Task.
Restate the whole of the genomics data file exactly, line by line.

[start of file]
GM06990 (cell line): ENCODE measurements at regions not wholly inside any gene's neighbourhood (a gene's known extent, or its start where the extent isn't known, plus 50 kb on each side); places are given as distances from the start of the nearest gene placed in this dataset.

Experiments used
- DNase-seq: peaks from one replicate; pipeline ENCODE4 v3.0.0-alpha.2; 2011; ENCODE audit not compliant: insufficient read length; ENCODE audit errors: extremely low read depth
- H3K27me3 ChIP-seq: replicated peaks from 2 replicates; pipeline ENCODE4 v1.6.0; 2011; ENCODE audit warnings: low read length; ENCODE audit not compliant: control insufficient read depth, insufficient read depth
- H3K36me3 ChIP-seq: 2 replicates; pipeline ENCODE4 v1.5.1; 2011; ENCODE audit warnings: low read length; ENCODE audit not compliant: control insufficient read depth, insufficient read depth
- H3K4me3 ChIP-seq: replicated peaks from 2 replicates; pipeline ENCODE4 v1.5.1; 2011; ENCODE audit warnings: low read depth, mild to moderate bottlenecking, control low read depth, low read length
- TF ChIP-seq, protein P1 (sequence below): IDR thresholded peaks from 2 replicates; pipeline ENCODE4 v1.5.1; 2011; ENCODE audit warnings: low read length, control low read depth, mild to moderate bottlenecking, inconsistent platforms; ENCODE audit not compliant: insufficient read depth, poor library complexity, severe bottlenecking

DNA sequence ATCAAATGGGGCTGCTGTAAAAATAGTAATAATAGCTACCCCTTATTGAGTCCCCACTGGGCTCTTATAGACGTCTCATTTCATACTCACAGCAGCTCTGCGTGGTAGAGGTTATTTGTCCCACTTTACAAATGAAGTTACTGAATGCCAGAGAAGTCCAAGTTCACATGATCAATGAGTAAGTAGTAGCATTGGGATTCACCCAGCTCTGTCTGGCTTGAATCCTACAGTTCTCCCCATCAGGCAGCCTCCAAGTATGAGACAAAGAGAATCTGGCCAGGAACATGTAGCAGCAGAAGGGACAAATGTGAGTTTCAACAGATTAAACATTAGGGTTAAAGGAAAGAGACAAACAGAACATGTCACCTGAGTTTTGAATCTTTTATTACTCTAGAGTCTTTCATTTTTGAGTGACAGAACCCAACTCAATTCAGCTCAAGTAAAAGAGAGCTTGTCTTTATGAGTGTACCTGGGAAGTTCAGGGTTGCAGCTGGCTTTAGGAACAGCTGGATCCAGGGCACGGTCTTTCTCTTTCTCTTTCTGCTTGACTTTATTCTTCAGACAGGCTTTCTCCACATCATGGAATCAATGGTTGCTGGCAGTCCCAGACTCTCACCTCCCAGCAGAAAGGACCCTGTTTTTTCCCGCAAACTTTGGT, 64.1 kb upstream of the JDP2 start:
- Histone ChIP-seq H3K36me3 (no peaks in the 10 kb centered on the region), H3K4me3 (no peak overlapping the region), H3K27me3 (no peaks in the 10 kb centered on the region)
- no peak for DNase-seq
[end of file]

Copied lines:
GM06990 (cell line): ENCODE measurements at regions not wholly inside any gene's neighbourhood (a gene's known extent, or its start where the extent isn't known, plus 50 kb on each side); places are given as distances from the start of the nearest gene placed in this dataset.

Experiments used
- DNase-seq: peaks from one replicate; pipeline ENCODE4 v3.0.0-alpha.2; 2011; ENCODE audit not compliant: insufficient read length; ENCODE audit errors: extremely low read depth
- H3K27me3 ChIP-seq: replicated peaks from 2 replicates; pipeline ENCODE4 v1.6.0; 2011; ENCODE audit warnings: low read length; ENCODE audit not compliant: control insufficient read depth, insufficient read depth
- H3K36me3 ChIP-seq: 2 replicates; pipeline ENCODE4 v1.5.1; 2011; ENCODE audit warnings: low read length; ENCODE audit not compliant: control insufficient read depth, insufficient read depth
- H3K4me3 ChIP-seq: replicated peaks from 2 replicates; pipeline ENCODE4 v1.5.1; 2011; ENCODE audit warnings: low read depth, mild to moderate bottlenecking, control low read depth, low read length
- TF ChIP-seq, protein P1 (sequence below): IDR thresholded peaks from 2 replicates; pipeline ENCODE4 v1.5.1; 2011; ENCODE audit warnings: low read length, control low read depth, mild to moderate bottlenecking, inconsistent platforms; ENCODE audit not compliant: insufficient read depth, poor library complexity, severe bottlenecking

DNA sequence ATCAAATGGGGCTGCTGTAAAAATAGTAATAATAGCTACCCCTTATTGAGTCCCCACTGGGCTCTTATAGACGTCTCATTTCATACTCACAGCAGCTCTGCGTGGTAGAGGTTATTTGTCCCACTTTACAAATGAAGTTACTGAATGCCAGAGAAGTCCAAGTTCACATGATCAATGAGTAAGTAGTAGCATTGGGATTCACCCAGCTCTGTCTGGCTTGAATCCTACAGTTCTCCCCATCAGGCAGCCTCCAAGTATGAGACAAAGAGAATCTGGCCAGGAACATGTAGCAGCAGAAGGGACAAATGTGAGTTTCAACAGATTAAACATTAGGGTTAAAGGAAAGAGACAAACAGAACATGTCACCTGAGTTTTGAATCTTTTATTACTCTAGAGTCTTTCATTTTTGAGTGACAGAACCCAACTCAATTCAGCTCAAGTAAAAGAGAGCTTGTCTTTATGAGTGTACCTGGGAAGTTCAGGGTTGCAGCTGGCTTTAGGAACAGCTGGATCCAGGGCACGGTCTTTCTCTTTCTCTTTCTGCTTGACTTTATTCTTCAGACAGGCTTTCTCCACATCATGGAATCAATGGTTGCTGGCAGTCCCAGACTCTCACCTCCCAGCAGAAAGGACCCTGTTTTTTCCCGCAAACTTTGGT, 64.1 kb upstream of the JDP2 start:
- Histone ChIP-seq H3K36me3 (no peaks in the 10 kb centered on the region), H3K4me3 (no peak overlapping the region), H3K27me3 (no peaks in the 10 kb centered on the region)
- no peak for DNase-seq